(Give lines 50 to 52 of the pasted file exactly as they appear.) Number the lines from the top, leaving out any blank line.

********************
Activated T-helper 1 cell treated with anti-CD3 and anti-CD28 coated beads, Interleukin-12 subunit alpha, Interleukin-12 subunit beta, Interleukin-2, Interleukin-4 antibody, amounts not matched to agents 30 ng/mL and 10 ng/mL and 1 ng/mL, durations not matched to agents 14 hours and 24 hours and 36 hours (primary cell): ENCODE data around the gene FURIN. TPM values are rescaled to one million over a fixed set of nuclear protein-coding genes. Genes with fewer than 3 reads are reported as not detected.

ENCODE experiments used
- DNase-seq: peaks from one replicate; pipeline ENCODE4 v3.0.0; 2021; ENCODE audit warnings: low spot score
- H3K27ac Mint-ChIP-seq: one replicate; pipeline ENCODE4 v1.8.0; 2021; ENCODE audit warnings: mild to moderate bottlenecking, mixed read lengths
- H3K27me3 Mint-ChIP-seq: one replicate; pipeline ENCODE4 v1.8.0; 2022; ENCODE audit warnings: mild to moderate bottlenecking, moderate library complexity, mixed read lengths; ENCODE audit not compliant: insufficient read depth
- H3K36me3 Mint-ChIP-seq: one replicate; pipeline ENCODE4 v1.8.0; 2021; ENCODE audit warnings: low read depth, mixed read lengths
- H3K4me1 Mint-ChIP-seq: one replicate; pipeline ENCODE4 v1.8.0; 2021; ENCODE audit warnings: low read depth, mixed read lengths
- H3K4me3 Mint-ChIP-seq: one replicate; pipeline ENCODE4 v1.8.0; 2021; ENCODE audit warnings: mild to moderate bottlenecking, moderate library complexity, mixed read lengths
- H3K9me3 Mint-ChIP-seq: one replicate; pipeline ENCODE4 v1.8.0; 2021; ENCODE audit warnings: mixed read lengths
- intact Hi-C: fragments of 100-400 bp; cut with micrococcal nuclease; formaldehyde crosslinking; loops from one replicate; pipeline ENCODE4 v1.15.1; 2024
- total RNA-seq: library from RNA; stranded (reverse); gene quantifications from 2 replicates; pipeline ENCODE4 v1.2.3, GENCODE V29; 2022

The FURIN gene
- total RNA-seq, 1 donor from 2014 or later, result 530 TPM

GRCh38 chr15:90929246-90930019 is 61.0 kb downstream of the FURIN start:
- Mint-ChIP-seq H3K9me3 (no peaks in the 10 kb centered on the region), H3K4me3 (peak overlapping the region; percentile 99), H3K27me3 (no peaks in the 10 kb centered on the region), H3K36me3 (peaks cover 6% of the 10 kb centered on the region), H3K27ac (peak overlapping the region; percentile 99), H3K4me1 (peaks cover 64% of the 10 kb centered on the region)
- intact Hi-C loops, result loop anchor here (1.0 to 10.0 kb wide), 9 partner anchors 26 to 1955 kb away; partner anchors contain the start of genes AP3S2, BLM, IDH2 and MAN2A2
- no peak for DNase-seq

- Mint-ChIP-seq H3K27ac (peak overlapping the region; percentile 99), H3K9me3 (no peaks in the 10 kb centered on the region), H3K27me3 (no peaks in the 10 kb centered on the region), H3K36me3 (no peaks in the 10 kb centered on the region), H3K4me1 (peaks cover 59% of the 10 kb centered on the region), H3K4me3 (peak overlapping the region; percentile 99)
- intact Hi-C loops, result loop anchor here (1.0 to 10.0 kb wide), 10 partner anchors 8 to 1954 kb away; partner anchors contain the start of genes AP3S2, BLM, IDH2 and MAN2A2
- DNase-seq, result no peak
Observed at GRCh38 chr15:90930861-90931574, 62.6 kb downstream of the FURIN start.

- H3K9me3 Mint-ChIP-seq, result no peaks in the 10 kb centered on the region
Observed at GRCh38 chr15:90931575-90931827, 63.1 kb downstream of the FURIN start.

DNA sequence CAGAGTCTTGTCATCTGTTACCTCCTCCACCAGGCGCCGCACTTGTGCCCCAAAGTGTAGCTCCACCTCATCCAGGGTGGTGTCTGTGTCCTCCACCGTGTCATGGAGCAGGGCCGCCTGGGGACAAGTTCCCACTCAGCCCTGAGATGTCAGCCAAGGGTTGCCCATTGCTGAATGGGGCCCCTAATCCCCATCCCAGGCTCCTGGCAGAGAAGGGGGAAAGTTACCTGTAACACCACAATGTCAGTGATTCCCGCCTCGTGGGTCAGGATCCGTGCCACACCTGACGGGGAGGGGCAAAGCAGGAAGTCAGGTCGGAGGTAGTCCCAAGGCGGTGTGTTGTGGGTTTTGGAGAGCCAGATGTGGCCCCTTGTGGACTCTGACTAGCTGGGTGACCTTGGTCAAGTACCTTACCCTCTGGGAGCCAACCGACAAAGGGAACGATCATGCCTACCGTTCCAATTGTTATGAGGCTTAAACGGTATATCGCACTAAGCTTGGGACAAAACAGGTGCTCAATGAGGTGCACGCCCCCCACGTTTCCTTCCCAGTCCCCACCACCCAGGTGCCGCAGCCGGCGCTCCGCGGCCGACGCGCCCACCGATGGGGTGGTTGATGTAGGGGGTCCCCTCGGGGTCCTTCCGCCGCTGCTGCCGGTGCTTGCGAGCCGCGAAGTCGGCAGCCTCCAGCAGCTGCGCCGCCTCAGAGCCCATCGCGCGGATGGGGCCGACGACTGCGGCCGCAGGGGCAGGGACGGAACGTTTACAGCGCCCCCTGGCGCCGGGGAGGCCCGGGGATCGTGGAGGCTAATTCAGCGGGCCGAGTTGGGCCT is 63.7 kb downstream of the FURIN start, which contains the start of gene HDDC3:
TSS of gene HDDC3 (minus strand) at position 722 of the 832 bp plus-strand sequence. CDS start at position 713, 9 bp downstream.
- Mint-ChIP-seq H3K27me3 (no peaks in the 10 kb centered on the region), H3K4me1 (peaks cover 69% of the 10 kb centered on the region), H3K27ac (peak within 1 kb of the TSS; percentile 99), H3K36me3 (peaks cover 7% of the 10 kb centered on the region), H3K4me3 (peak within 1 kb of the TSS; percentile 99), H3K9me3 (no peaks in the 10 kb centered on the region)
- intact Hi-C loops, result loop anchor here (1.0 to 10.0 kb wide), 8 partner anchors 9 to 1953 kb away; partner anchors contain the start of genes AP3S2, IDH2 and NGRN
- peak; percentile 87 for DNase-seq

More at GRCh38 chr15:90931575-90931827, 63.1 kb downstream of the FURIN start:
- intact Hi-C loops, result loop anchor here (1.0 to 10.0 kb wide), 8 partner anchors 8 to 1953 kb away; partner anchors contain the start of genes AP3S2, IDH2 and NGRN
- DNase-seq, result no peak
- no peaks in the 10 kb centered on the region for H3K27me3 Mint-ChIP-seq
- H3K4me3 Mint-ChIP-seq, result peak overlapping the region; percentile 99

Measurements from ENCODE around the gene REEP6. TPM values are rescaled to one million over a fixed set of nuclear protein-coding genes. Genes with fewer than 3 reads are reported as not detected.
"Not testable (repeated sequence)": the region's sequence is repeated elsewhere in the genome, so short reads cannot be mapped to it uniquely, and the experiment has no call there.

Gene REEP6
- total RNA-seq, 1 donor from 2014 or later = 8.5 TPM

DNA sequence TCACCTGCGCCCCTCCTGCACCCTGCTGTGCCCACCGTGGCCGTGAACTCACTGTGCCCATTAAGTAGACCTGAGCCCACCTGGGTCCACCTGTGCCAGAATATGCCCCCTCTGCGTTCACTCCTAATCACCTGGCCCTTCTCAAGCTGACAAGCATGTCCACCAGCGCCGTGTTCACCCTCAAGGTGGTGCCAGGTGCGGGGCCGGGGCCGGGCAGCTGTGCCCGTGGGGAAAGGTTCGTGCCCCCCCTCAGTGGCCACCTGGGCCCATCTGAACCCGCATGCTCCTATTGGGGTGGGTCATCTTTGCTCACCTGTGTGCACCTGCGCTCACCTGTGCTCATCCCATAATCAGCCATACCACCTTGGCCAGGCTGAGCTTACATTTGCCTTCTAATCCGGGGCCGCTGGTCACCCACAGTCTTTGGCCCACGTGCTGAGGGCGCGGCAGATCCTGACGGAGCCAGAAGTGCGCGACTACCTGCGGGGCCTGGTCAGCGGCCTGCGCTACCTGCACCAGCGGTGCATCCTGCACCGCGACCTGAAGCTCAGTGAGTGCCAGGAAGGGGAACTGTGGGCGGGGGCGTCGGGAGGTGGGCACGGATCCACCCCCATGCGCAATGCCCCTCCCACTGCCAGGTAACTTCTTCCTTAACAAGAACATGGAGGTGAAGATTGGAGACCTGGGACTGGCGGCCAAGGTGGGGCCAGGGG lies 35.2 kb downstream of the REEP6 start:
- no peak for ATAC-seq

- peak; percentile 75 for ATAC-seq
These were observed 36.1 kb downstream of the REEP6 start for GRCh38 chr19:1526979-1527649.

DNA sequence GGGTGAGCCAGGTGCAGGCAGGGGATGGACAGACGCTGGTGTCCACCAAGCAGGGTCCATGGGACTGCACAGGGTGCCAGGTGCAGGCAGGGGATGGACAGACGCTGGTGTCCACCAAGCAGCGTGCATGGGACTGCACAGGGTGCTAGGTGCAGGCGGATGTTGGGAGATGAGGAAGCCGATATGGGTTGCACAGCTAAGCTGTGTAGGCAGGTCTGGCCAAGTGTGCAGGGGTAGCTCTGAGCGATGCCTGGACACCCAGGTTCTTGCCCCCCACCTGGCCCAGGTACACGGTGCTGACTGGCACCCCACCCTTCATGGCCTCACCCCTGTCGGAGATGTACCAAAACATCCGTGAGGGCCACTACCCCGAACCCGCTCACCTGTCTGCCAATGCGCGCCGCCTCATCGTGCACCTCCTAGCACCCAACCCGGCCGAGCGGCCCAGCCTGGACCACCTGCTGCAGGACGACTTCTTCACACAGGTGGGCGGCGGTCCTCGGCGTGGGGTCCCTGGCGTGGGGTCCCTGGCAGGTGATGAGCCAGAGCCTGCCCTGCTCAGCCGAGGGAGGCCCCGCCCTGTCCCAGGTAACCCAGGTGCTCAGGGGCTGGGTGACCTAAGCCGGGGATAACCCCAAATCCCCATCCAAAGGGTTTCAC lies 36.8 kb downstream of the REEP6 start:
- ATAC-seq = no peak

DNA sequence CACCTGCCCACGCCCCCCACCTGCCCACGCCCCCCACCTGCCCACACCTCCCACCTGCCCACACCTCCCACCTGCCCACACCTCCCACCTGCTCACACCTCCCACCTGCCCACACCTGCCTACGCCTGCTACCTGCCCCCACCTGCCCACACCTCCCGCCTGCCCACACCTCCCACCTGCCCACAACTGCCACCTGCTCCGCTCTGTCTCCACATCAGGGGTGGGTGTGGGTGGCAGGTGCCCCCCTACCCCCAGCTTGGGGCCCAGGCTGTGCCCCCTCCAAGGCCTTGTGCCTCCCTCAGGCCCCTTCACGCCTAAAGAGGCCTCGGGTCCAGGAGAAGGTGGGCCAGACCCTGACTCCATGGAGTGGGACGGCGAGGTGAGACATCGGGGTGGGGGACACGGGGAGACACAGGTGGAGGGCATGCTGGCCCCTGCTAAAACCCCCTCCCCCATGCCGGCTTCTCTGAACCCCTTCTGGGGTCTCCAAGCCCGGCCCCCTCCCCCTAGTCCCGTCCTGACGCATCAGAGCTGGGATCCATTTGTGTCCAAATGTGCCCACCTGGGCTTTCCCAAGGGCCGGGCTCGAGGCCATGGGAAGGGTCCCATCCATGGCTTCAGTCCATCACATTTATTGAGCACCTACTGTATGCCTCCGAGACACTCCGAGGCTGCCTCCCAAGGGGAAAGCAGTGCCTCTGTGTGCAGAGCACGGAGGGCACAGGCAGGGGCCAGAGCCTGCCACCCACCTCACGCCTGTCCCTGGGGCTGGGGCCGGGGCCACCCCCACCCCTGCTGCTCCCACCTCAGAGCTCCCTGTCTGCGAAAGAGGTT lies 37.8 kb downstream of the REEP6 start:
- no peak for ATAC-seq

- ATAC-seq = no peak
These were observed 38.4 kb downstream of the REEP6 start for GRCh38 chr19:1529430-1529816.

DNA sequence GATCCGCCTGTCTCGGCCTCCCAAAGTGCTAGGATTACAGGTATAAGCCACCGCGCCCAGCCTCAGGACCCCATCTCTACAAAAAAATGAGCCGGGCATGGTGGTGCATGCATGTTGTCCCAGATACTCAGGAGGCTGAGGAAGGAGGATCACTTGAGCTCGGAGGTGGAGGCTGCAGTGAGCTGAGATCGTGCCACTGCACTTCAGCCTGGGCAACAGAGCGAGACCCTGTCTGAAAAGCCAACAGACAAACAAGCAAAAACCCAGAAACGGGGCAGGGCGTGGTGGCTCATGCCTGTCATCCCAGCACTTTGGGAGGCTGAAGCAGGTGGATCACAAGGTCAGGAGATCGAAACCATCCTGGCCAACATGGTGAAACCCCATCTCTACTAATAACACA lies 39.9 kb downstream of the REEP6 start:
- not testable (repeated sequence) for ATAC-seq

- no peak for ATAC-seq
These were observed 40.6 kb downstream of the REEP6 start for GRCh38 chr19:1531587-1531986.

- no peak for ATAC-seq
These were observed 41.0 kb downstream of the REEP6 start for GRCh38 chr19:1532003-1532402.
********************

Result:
- no peak for ATAC-seq
These were observed 40.6 kb downstream of the REEP6 start for GRCh38 chr19:1531587-1531986.

- no peak for ATAC-seq